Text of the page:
Over the next few months, Father Hugh becomes re-acquainted with the Carmodys -- Charlie, the patriarch of the family, his sister Julia, the three Carmody children (John, Dan, and Mary), the grandson, Ted, and two of Charlie's elderly cronies, P. J. and Bucky. P. J. and Bucky are the Statler and Waldorf of this tale. They provide a sardonic running commentary while throwing out occasional digs at Charlie or the world in general. We're also introduced to a few characters at Father Hugh's church, St. Paul's. There's the amiable but generally useless custodian, Roy, who shows up to work when and if he feels like it, the housekeeper and cook, who doesn't have a speaking role but makes sure Father Hugh isn't forced to do his own cooking, and a young curate whose enthusiasm and innocence can be exhausting. At times On the Edge of Sadness came so close to resembling either "Father Ted" or "Rev" that I found myself wondering if the developers of those shows had ever read this book. Probably not. The fact that St. Paul's bears a strong resemblance to St. Saviour's in the Marshes was pure coincidence; every city has a church similar to it -- the parish that time has passed by, the dwindling congregation, the changing neighborhood -- and I'm sure most dioceses possess a bishop who's a strong off-stage presence but is rarely actually seen in the poorer parishes.

As the book progresses, the reader learns what brought Father Hugh to "old St. Paul's," a church that has definitely seen better days. The rectory is large enough to house half a dozen priests, which the parish did need in the past, but when Father Hugh arrives, it's just him. He does acquire a curate, but the rectory is still much too large for just the two of them. The church itself is run-down. It isn't in desperate need of repairs, but it's shabby. As the bishop explains, the diocese has no plans to close the church, it still serves a need, but the money isn't there to do more than do the repairs needed to keep the place standing. Father Hugh arrives thinking of St. Paul's as a place he's got to pass through before he can go back to a "good" parish, a parish like the one he'd been pastor of before drinking himself into oblivion five years earlier. He'd done his time in rehab, he'd been rebuilding his life by filling in at various churches out West when a parish needed a priest for a short time, and now he was going to kill time at St. Paul's until the bishop realized he really was clean and sober and assigned him someplace better. He's going through the motions but not actually engaging with the congregation or doing what a pastor is supposed to do.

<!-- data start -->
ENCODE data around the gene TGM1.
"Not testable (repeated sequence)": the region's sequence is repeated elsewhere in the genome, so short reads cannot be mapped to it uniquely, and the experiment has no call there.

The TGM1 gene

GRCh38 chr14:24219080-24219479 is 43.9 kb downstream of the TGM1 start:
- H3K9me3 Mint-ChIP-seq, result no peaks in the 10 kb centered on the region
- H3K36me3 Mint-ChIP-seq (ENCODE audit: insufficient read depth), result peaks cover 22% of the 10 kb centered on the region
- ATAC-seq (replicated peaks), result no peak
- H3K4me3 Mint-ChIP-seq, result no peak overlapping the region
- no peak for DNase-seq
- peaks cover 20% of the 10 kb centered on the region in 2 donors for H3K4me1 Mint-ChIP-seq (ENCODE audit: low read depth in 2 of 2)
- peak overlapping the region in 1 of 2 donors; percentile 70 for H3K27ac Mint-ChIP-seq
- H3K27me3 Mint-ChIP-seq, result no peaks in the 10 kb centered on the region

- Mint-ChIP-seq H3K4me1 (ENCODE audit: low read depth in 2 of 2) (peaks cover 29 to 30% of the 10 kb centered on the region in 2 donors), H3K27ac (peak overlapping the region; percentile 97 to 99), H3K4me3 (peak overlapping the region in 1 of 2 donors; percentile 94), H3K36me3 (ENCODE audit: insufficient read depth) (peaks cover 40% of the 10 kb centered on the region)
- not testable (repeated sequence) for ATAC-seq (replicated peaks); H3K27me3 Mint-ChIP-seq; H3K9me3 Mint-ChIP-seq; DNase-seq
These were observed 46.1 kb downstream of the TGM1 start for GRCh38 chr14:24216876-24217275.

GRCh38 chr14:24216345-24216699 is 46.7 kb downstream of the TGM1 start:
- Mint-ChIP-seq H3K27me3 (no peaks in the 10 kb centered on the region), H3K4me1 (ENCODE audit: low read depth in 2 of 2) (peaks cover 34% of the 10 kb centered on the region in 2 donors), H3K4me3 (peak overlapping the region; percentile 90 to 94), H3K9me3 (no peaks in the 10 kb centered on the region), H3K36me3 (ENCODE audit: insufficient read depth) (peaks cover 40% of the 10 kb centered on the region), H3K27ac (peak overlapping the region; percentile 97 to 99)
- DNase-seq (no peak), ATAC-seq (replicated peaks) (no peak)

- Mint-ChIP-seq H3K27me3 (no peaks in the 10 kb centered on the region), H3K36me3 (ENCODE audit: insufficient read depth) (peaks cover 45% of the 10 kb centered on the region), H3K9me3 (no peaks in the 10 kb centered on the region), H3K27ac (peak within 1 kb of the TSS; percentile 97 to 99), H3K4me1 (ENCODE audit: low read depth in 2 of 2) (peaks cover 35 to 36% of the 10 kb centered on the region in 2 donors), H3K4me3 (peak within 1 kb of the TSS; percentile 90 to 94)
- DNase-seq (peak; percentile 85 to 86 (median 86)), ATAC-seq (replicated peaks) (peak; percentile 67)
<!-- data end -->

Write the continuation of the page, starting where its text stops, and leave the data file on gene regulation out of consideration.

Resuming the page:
Eventually, of course, it does sink in that he's coasting. He never lost his faith, but he hasn't been living it. He has the requisite spiritual re-awakening, and life goes on. 

I was surprised I liked this book as much as I did. It was fun to read despite the occasional digressions by Father Hugh into expressions of faith or talking about how he'd never lost his belief in the church. On the other hand, I guess it's easier to read a book about a priest who actually believes than it would have been to read a book that went the other way, i.e., chronicled a priest who lost his faith. As for where I'd rank this book, I'd put it over on the high end of the scale. O'Connor could write, the book flows, it holds the reader's interest, and it left me feeling glad I'd read it.

As for just exactly what Charlie Carmody wanted, if you really want to know, you'll have to read the book yourself.

Next up, The Reivers by William Faulkner. Amazingly enough, according to the online catalog the L'Anse Public Library actually has it on the shelves. So now the question is do I jump right into it (i.e., pick it up when I'm at the library later today) or take the usual several week break between the most recent Pulitzer winner and the next one.